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Multilayered composite materials are being studied extensively for implementation in flywheel systems for the International Space Station (ISS). Rotor standard sections have been developed to determine damage tolerance levels of the multilayered composite materials in these flywheel systems. Four such rotor sections with simulated delaminations, foreign material inserts, and notches were investigated with a recently developed ultrasonic spectroscopy technique. The ultrasonic system employs a continuous swept sine waveform and performs an FFT on the frequency spectrum. In addition, the system is capable of equalizing the amount of energy at each frequency. Equalization of the frequency spectrum, along with interpretation of the second FFT aids in the evaluation of the spectrum resonance spacing, or fundamental frequency. The ultrasonic responses from defect free regions of the multilayered rotor sections are compared with responses from regions with simulated delaminations, foreign material inserts, and notches to establish the potential of this nondestructive evaluation (NDE) method for the evaluation of flywheel rotor systems.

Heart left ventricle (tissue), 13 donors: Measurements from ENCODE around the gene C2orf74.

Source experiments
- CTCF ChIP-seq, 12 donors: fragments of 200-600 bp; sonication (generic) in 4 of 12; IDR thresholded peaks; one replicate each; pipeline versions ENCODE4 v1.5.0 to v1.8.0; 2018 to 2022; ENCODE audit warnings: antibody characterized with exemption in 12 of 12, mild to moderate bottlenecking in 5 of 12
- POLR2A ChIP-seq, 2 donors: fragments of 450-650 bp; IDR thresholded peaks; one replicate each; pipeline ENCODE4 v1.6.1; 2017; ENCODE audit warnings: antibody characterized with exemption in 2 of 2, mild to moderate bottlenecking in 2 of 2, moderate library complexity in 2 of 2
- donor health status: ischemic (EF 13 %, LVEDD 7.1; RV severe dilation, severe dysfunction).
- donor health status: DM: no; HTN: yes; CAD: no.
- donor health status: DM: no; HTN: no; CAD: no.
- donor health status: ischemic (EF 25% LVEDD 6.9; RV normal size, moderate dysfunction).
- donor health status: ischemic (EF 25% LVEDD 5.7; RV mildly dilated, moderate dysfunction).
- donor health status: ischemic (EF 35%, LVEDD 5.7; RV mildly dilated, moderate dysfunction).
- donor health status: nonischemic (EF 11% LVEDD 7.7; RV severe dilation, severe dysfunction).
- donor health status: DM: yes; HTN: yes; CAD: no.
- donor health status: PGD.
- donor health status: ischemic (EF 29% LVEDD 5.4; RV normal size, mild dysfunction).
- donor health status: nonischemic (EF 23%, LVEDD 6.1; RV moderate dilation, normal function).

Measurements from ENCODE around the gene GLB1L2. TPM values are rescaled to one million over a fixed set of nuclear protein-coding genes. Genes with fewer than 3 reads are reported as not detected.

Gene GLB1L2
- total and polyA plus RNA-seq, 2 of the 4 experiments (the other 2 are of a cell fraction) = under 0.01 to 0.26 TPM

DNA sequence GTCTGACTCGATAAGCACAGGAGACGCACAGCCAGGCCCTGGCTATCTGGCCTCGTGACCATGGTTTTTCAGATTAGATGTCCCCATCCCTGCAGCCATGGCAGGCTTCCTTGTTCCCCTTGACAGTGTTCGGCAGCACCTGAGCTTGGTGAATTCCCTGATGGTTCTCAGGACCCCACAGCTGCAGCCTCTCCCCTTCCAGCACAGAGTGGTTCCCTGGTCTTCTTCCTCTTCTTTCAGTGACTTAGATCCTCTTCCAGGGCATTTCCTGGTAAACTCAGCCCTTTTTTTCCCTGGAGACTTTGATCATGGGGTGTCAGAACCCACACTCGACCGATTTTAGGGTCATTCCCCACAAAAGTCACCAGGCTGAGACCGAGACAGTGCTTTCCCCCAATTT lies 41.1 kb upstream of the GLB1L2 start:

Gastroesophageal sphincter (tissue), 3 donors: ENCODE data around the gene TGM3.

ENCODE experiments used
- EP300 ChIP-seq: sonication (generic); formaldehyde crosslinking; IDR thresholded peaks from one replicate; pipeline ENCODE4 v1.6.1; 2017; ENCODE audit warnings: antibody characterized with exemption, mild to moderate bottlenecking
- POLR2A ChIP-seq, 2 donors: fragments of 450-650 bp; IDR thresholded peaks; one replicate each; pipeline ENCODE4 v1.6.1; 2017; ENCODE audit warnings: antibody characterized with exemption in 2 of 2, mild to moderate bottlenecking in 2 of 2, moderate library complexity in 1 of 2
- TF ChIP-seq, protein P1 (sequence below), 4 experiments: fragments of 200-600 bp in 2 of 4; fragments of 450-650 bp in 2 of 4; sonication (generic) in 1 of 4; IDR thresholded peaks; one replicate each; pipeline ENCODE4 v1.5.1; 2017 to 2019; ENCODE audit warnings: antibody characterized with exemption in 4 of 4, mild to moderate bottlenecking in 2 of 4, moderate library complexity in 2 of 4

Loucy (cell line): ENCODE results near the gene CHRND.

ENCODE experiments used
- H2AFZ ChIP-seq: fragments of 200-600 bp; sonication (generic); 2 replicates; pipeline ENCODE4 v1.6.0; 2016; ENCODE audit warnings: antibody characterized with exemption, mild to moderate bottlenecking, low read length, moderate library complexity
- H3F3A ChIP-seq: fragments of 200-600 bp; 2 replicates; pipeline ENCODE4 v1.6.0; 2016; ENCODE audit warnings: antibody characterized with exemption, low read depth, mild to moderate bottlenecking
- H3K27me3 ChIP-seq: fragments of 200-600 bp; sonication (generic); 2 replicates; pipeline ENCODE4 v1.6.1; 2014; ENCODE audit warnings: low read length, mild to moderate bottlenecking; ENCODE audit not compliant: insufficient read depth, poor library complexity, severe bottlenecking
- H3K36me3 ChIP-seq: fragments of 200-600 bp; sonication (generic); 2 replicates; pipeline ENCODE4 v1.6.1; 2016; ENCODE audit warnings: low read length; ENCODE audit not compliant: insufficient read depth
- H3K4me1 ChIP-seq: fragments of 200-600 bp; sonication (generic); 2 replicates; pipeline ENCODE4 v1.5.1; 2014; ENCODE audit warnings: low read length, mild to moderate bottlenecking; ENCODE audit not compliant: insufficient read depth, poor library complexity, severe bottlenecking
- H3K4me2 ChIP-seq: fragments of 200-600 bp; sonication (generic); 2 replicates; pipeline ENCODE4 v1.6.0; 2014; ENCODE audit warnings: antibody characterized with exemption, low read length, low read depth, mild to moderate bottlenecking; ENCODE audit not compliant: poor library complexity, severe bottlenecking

composite materials, flywheel rotors, resonance, ultrasonic spectroscopy
Research Scientist, Cleveland State University, Cleveland, OH
Senior Scientist and NDE Group Leader, NASA Glenn Research Center, Cleveland, OH